Wednesday, 23 May 2012

a teapot and friendly tea talk

why not a Disney teapot?
Visiting family is often a pleasure, and even more so if members of your family are tea drinkers. I wrote about my tea party with Amelia last year about this time. Although we've enjoyed some prodigious tea drinking hereabouts, the home I'm visiting was sorely lacking a proper teapot. Well, until today that is.

Some of you might view a Snow White teapot with a bit of suspicion. 'Is that really a proper teapot?' you're asking yourself. Well, of course it is. And all the more appealing to the little girls new to tea. Hence the design. I've actually made pot after pot of tea in it today. This teapot has been christened and then some.

Oh, there was a relatively small article in the New York Times yesterday entitled Flying as a Time for Sleep, Or Friendly Tea Talk about David DeCandia, who's a master blender for Coffee Bean & Tea Leaf. It was an article near to my heart, because it's ostensibly about tea, but deals with periphery topics and draws them in.

In case you can't (or don't want to) get behind the Times pay wall, I'll include my favourite part of it. He's talking about travelling in general and in tea growing regions in particular. Here's what he says:
'A great seatmate is anyone who lets me sleep. That doesn't mean I don't talk to people, on occasion. I'm a friendly guy, and it's always fun to talk to people about tea...I drink about 20 to 25 cups a day. People are very well informed about tea, and aren't opposed to trying new types. So if someone asks me for a recommendation, I'm happy to give them some suggestions. 
Then there are those seat-mates I wish I never spoke with. 
I sat next to one gentleman recently who would not shut up. He was older, and I wanted to be polite...'
Really love this. As a rule I'm polite but curt with people sitting next to me on the plane (or the train, but that's somehow different). But flying from Germany recently, I had a fantastic experience where my seat-mate and I talked nearly the whole flight. It wasn't planned or anything. We simply had a lot of common interests, and one thing led to another and there we were at our destination.

Goes to show: you really don't know what's going to happen next. I could've been a jerk, and said, 'I really want to read my book,' and missed out on a fantastic connection.

Am really glad I didn't do that.

Saturday, 19 May 2012

my Nana could feel us down here thinking of her

Shanghai tea house in Hamburg
While planning my trip to the US, I considered bringing enough tea from home. I have enough, and really don't need any new tea. But such is the quandary of a tea obsessive. I don't need any, but...I desperately want to try new tea. Although I write about tea shops in Germany and around Europe, I have several American tea sources I like. I use these trips while visiting family to take advantage of the places I like the most.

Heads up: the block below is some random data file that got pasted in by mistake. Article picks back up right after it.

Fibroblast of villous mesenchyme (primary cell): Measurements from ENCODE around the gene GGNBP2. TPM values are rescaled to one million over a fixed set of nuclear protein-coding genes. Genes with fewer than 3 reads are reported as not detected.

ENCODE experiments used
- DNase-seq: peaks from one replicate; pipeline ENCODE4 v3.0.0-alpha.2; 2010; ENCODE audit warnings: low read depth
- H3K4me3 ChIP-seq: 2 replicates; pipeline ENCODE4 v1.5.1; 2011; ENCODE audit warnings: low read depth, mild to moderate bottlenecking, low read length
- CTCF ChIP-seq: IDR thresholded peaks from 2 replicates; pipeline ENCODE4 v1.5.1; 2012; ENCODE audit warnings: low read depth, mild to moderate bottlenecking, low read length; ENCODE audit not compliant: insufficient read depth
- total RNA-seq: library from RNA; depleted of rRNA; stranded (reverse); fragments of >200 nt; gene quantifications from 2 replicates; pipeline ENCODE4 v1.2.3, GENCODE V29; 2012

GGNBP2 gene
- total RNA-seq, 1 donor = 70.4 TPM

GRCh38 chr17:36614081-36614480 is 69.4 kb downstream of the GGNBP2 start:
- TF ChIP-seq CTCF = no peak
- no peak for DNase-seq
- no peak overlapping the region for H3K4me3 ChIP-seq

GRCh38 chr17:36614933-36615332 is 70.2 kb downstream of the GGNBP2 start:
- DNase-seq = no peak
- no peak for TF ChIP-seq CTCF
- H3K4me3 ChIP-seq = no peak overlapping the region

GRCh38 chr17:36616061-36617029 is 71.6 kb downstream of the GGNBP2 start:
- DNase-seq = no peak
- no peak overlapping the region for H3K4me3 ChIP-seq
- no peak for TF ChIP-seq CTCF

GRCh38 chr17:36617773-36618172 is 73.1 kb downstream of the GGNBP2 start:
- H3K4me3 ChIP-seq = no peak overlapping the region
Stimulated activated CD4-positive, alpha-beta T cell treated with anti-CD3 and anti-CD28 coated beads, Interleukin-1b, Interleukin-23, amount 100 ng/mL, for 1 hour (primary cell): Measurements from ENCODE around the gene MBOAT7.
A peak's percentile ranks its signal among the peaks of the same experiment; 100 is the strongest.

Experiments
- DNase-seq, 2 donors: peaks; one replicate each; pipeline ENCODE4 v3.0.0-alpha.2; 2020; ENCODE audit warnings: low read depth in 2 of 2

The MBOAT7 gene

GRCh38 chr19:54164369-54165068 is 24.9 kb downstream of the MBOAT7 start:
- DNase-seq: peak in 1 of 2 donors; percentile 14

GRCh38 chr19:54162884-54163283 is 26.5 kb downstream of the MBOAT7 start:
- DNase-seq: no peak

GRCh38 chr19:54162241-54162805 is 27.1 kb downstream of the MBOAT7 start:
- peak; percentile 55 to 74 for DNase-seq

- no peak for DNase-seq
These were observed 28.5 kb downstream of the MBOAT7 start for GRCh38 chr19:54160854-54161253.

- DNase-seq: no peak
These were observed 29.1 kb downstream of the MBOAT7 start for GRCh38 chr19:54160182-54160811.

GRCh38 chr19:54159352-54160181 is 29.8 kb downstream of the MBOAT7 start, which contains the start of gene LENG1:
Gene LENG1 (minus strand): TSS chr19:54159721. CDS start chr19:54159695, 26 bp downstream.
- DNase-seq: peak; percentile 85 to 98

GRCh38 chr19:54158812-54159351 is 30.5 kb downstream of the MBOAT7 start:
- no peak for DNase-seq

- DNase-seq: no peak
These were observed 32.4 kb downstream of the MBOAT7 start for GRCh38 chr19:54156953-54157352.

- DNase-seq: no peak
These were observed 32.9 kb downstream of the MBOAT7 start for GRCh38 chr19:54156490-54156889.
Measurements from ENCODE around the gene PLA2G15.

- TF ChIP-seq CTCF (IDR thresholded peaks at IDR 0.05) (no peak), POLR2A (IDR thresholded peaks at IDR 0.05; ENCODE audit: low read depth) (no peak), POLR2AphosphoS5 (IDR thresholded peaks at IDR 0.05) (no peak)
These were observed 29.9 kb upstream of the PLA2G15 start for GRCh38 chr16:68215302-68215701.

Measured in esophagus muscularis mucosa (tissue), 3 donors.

Here I was going through Upton Tea's website ordering one from Java and another tea from India...(a black one I'd never even heard of) and I'm sure I'll get around to talking about here. At some point, I intend to incorporate all the tea I'm drinking on my trip, but as you know I like to write about non tea-related things here, as well.

While I was wrapping up my order, Upton Tea suggested a sample of a tea that they were nearly out of. As I read about it, I thought, 'Oh, my. This is eerily appropriate for the purpose of my visit.' My maternal grandmother passed away recently, and the family is scattered all over. We arranged to meet this weekend. Despite what sounds like it could be a sad and depressing situation, we really had a good time celebrating her life rather then mourning anything.

'What does any of this have to do with tea?' you're wondering. I'm glad you asked. So the tea I read about was called China Pre-Chingming Golden Pekoe. But that'd mean nothing without what I'm going to tell you next. Here's the direct link to the description of the tea that was provided.

As it says:
The festival of Chingming (Qingming) is a 2500 year-old tradition in which people visit the burial sites of their ancestors to pay respect. It is significant in Chinese tea culture because it serves as a demarcation between a distinct pre-Chingming plucking period and the subsequent plucking period occurring after the festival date (usually around April 5). Pre-Chingming teas are prized for their delicacy and subtle, fresh nuances.